Maggie Gee – she’s on her twelfth novel, was awarded the OBE in 2012 New Year’s Honour’s List – is rather grand. In a lovely way. Despite herself. She’d never willingly put herself up there, after all she’s distinctly left-wing. But there’s something about her manner.
Today, I see her hurrying in from the main entrance at Roundwood Park. She’s swishing – hating being late. All blonde hair, elegant wide trousers with black and white geometrical patterns, and nervous energy.
In the middle of the night, (this was in May) workers from Brent Council stripped Kensal Rise Library of books. Maggie is furious. “They’ve even taken the plaque that commemorated Mark Twain opening it in 18, “she fulminates, “that way, they remove the evidence of history and the building is no longer a library. This is the only library that Mark Twain, the father of American Literature, ever opened. His father died when he was 11, he was self-educated in libraries. He understood what libraries mean in terms of quiet public space and learning. Unlike Brent Council. And they are Labour now. It’s outrageous.”
Maggie is late – she is so considerate, she’s sent her husband, Nick, (Rankin, also a writer but of non-fiction) along to apologise – because she’s been asking for quotes from the great and the good in the literary world re the demise of the library. We’re meeting in Roundwood Park at Maggie’s suggestion because her Orange Prize short-listed novel, The White Family (Saqi 2003) has many creative links with the park so it makes sense to come here.
“I feel passionately about public space,” she says. A hundred years ago, the rich invested in public space like this park and the library because they didn’t want to be murdered in their beds at night. These days when the gap between the rich and the poor is growing all the time, we seem to be losing this understanding of what matters. The White Family was about that too.”
Maggie loves Roundwood Park and as we approach the bandstand – in the rose garden opposite the cafe – she starts talking about how the old bandstand (one of the weird things for me about being in a sleepy fishing village in the north of Tobago recently, was the bandstand next to the beach, a vestige of British colonialism) used to be on the top of the hill. “People used to go there and dance during the war, “ she says, “they’d have fun up there.”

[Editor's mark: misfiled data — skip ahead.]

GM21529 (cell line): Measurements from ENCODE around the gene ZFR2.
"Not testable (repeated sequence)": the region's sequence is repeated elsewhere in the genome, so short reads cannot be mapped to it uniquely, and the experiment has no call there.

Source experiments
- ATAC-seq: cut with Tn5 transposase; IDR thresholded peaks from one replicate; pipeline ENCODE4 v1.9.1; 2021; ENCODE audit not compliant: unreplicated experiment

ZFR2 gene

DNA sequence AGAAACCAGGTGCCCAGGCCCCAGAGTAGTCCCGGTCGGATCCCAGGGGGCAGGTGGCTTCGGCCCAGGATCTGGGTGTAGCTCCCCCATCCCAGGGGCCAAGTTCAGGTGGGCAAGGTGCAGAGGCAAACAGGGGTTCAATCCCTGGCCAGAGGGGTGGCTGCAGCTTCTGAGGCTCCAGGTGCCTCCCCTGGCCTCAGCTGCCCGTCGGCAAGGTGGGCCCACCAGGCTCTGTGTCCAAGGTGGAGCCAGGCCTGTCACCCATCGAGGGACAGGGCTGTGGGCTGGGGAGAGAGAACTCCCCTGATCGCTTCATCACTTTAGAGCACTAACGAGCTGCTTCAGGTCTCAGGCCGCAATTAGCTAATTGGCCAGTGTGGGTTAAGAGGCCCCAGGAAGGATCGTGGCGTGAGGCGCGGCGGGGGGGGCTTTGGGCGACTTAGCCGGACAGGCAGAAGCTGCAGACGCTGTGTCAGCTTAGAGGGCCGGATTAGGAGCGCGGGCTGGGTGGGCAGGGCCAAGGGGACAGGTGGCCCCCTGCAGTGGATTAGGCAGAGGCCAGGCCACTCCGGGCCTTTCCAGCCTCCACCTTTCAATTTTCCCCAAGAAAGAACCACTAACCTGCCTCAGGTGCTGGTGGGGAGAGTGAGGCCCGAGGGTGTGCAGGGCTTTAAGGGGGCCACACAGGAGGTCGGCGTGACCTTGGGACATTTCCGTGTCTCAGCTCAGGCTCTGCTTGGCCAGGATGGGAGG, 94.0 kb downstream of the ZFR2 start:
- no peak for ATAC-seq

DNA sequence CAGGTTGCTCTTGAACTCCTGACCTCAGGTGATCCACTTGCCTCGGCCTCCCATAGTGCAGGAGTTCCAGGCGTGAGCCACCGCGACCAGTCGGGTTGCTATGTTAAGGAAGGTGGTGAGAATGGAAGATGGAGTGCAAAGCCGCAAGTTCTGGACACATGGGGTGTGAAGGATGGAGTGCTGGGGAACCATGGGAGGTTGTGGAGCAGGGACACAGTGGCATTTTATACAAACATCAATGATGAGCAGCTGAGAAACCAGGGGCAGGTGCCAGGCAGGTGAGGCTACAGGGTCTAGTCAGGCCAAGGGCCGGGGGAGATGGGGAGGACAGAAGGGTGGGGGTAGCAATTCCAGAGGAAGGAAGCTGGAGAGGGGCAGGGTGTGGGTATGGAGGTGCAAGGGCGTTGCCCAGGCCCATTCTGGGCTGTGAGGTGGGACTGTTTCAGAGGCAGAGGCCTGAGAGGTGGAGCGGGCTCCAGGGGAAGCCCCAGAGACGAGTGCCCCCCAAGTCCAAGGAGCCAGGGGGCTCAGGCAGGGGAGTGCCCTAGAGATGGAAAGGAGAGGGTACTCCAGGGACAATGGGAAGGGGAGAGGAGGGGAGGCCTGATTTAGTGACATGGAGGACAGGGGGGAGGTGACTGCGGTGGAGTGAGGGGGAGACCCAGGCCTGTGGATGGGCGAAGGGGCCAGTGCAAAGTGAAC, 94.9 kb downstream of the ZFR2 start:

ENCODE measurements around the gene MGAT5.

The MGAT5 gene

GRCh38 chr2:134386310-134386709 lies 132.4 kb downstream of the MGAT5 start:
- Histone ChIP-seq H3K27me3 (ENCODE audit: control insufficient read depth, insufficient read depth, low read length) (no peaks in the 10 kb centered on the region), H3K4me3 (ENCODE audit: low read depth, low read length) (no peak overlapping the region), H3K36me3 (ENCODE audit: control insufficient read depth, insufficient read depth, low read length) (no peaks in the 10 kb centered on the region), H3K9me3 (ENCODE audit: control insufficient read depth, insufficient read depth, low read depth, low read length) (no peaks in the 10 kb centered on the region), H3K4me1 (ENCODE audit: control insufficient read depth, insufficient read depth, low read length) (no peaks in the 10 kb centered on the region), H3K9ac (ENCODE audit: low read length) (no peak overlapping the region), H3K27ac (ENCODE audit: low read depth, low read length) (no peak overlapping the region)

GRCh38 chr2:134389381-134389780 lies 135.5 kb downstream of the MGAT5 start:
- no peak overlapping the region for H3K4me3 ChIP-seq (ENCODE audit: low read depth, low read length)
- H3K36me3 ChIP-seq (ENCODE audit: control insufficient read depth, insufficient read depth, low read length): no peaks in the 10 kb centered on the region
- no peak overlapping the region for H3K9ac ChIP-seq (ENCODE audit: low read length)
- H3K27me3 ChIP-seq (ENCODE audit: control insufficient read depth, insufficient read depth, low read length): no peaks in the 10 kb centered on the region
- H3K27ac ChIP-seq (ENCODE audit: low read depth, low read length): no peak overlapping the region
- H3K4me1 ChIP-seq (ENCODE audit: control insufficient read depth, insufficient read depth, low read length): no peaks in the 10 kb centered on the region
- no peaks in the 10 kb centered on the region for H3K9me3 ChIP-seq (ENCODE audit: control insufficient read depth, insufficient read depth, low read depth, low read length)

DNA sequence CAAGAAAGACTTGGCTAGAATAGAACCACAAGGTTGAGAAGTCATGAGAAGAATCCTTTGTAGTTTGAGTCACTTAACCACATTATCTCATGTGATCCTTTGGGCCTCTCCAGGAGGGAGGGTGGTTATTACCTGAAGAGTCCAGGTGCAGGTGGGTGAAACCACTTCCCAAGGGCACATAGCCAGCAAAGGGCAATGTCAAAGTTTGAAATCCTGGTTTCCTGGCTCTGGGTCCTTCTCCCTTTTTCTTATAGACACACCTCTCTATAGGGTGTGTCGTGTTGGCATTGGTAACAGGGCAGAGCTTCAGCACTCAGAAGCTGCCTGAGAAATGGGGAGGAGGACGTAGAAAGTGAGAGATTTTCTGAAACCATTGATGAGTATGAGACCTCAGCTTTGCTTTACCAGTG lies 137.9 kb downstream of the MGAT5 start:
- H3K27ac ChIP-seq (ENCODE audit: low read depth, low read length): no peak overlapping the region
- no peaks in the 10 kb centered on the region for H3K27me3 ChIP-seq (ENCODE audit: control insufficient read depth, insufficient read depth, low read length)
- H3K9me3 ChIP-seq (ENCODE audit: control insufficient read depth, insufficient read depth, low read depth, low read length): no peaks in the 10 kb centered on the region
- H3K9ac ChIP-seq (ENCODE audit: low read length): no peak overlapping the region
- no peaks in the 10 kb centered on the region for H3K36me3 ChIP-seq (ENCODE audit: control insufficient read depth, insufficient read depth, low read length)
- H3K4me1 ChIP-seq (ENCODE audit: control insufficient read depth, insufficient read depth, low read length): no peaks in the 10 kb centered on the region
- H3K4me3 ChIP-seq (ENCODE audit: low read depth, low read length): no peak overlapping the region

I don’t know why. Probably because I’m ignorant about OBE awards. Perhaps the ‘provocateuse’ in me. I say something like – “Aren’t you a Dame these days?” and Maggie instantly recoils. “No, I’m not,” she replies with a certain gentle hauteur, “sometimes they jokingly call me ‘Dame’ at the Save Kensal Rise Library meetings and it irritates me a little bit.”
Alfred White – one of the central characters in The White Family, the father – is a park keeper. Albion Park – the park in the book – is based on Roundwood Park. So it’s not surprising that Maggie is outraged that Roundwood Park no longer has its own park keeper. Cuts, cuts, cuts. To the fabric of our society.
“There’s never been a serious crime here,” she says, “and much of that is down to having had a park keeper. It’s these little things that are being eaten away, bit by bit. And they make all the difference. We neglect these public spaces at our peril. Park keepers make people feel safe.”
We walk up the gentle slopes of Roundwood’s comely hill. “My husband says it must be an ancient Anglo Saxon tumulus because it hasn’t been put here,” she enthuses. Plane trees surround us and one has the plaque to Lance J E Hamilton who killed himself here. At 35 in 1998. “His family come every year on his birthday,” says Maggie, “and put flowers on the tree where he hanged himself. It reminds me that parks are full of lonely people too, often they can find solace. Sadly he didn’t.”
Out of the blue Maggie is suddenly on her back looking up at the for once blue sky – right in the middle of the concrete topping on the hill. Revealing the proximity of her child-like self. Her spontaneity is infectious. Within minutes, I’m on my back too. “I do this every time I come here,” she declares, “it’s like looking out from the Earth’s eye to the heavens. It’s very special. My daughter, Rosie, does it every time she comes up here as well.”
And then, she’s off again. There’s huge log on the crest of the hill and it’s here that the Gee-Rankin family stand in the evening in order to relish the view. “You can see down to the cemetery, the Wembley arch and the basket ball pitches. It’s a London site,” she says proudly.
Sylph-like, it’s not a surprise to hear that Maggie likes to run. “I haven’t run for about four months, “ she laments, “I’ve had a hip injury and it does take longer to heal when you are getting older.” She’s 63 – not old at all. Apparently, her family used to play a sort of rounders in the Park, where they sprinted round an incredibly large circle of trees. A rather unorthodox game of rounders, it has to be said, because there are only three of them, and it’s a big circle of trees. “Well, we did run fast,” she exclaims incredulous at my incredulity.